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Dr. Demetri Discusses Regorafenib for GIST Patients

George Demetri, MD
Published: Monday, Jun 04, 2012

George Demetri, MD, Director of the Ludwig Center and Sarcoma Center at Dana-Farber Cancer Institute and Harvard Medical School in Boston, discusses results from a phase III trial investigating the oral targeted therapy regorafenib for patients with gastrointestinal stromal tumors (GIST) that developed a resistance to imatinib or sunitinib.

The study randomized 199 patients with GIST to receive placebo or regorafenib, a new multikinase inhibitor. Demetri notes that he was pleased to see that regorafenib was able to increase progression-free survival to 4.8 months, compared to only 0.9 months for those receiving placebo.

The trial was designed to allow patients to crossover to the investigational arm following disease progression. This resulted in the final overall survival benefit being roughly similar in both groups.

Demetri notes that patients who initially received the placebo and crossed over to regorafenib experienced similar response rates to the patients who received regorafenib for the full trial. Both the regulators and investigators involved in the trial felt that allowing crossover was best for the patients.

On February 25, 2013, the FDA approved regorafenib for patients with GIST (Read About the Approval).

<<< View more from the 2012 ASCO Conference

George Demetri, MD, Director of the Ludwig Center and Sarcoma Center at Dana-Farber Cancer Institute and Harvard Medical School in Boston, discusses results from a phase III trial investigating the oral targeted therapy regorafenib for patients with gastrointestinal stromal tumors (GIST) that developed a resistance to imatinib or sunitinib.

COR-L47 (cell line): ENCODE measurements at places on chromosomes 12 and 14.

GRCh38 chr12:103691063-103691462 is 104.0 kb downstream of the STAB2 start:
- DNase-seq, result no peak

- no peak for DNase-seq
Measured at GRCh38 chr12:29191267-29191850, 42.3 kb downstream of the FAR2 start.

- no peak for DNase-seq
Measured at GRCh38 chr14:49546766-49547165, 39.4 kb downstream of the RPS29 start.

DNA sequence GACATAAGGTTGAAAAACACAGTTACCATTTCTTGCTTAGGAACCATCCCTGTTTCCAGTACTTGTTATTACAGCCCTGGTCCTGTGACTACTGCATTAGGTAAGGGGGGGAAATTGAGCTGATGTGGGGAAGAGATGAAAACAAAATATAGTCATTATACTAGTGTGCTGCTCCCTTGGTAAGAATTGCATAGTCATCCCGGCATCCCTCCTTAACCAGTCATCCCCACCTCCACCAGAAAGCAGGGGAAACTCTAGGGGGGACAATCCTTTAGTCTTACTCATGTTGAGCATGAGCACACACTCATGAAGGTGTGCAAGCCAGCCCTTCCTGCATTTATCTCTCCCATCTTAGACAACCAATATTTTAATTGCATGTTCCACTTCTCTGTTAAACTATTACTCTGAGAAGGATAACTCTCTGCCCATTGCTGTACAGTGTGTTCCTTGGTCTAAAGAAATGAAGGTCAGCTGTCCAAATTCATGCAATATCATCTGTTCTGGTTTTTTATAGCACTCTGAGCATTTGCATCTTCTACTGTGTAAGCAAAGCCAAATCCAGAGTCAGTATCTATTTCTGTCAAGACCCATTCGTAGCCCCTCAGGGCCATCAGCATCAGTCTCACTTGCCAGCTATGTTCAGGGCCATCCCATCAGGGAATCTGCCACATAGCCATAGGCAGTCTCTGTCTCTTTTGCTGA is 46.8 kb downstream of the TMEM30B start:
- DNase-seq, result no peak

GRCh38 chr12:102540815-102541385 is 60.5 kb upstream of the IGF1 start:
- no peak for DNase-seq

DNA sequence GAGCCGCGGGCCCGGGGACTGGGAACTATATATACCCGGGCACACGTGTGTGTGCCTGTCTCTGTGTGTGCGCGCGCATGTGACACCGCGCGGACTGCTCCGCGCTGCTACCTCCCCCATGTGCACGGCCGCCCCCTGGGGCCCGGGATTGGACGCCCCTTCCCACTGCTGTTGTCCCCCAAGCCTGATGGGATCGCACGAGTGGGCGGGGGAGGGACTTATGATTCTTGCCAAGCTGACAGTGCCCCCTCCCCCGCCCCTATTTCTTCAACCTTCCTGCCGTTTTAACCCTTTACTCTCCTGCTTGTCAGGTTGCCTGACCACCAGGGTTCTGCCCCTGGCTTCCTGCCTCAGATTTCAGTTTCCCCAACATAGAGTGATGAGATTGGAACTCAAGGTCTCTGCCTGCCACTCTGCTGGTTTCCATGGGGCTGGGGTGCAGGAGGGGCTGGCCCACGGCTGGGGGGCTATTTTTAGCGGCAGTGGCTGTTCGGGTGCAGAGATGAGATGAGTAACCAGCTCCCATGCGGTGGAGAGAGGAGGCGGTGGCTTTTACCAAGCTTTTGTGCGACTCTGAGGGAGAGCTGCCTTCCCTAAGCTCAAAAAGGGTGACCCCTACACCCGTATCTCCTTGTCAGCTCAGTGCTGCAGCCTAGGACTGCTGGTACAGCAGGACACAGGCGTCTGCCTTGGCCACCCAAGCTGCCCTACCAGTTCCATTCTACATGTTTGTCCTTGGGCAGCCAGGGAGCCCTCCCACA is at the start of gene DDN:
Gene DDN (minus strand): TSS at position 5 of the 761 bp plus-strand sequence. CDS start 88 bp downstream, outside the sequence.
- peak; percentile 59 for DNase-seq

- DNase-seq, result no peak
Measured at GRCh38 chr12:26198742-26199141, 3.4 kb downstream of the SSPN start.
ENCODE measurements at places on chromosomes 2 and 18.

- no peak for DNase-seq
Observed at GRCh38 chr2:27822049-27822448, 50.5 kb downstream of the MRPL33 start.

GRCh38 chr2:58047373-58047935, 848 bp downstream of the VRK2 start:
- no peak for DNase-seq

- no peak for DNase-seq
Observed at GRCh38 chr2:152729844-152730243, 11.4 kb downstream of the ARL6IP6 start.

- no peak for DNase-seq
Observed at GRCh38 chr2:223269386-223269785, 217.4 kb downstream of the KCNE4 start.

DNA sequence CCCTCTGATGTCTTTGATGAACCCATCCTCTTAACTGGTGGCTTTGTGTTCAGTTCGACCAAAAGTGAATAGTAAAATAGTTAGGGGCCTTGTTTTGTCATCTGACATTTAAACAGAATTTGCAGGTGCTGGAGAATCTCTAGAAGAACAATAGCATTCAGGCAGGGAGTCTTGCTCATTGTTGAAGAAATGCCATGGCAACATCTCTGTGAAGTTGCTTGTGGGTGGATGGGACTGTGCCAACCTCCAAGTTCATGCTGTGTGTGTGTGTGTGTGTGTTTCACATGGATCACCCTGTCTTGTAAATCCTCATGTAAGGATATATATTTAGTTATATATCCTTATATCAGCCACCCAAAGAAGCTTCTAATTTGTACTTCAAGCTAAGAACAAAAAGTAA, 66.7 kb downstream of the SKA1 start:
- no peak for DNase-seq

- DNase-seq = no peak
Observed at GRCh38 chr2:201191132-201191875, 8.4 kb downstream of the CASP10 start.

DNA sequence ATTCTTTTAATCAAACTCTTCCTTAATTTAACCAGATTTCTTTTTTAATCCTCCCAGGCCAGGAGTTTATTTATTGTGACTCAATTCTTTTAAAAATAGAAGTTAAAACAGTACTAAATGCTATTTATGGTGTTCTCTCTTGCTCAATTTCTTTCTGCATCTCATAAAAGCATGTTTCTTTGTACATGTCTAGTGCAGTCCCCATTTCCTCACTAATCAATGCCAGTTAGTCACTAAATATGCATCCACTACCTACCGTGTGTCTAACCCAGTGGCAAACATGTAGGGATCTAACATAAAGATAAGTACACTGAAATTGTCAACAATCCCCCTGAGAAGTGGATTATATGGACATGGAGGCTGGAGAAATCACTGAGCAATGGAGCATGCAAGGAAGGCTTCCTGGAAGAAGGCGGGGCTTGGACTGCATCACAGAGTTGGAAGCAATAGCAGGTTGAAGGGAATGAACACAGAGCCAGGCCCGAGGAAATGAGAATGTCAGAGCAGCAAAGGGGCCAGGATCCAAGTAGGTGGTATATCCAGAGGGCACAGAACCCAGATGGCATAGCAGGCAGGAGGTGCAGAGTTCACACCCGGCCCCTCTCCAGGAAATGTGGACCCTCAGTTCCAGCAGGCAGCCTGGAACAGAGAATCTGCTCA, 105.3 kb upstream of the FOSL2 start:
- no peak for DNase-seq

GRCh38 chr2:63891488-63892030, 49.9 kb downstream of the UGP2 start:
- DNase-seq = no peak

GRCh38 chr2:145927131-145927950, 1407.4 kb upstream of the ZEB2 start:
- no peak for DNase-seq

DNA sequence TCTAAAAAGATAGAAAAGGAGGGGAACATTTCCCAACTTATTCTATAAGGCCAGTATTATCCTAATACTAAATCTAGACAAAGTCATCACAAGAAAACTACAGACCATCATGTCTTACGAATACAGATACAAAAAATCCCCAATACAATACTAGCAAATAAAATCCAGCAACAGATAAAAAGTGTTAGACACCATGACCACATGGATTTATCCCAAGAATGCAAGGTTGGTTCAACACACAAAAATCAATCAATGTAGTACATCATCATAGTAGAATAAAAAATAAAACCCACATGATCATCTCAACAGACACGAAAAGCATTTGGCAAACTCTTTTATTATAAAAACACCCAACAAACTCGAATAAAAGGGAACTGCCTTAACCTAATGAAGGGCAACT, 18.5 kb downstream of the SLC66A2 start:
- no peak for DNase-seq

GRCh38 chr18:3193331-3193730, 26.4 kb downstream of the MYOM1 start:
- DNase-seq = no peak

The study randomized 199 patients with GIST to receive placebo or regorafenib, a new multikinase inhibitor. Demetri notes that he was pleased to see that regorafenib was able to increase progression-free survival to 4.8 months, compared to only 0.9 months for those receiving placebo.

The trial was designed to allow patients to crossover to the investigational arm following disease progression. This resulted in the final overall survival benefit being roughly similar in both groups.

Demetri notes that patients who initially received the placebo and crossed over to regorafenib experienced similar response rates to the patients who received regorafenib for the full trial. Both the regulators and investigators involved in the trial felt that allowing crossover was best for the patients.

On February 25, 2013, the FDA approved regorafenib for patients with GIST (Read About the Approval).

<<< View more from the 2012 ASCO Conference


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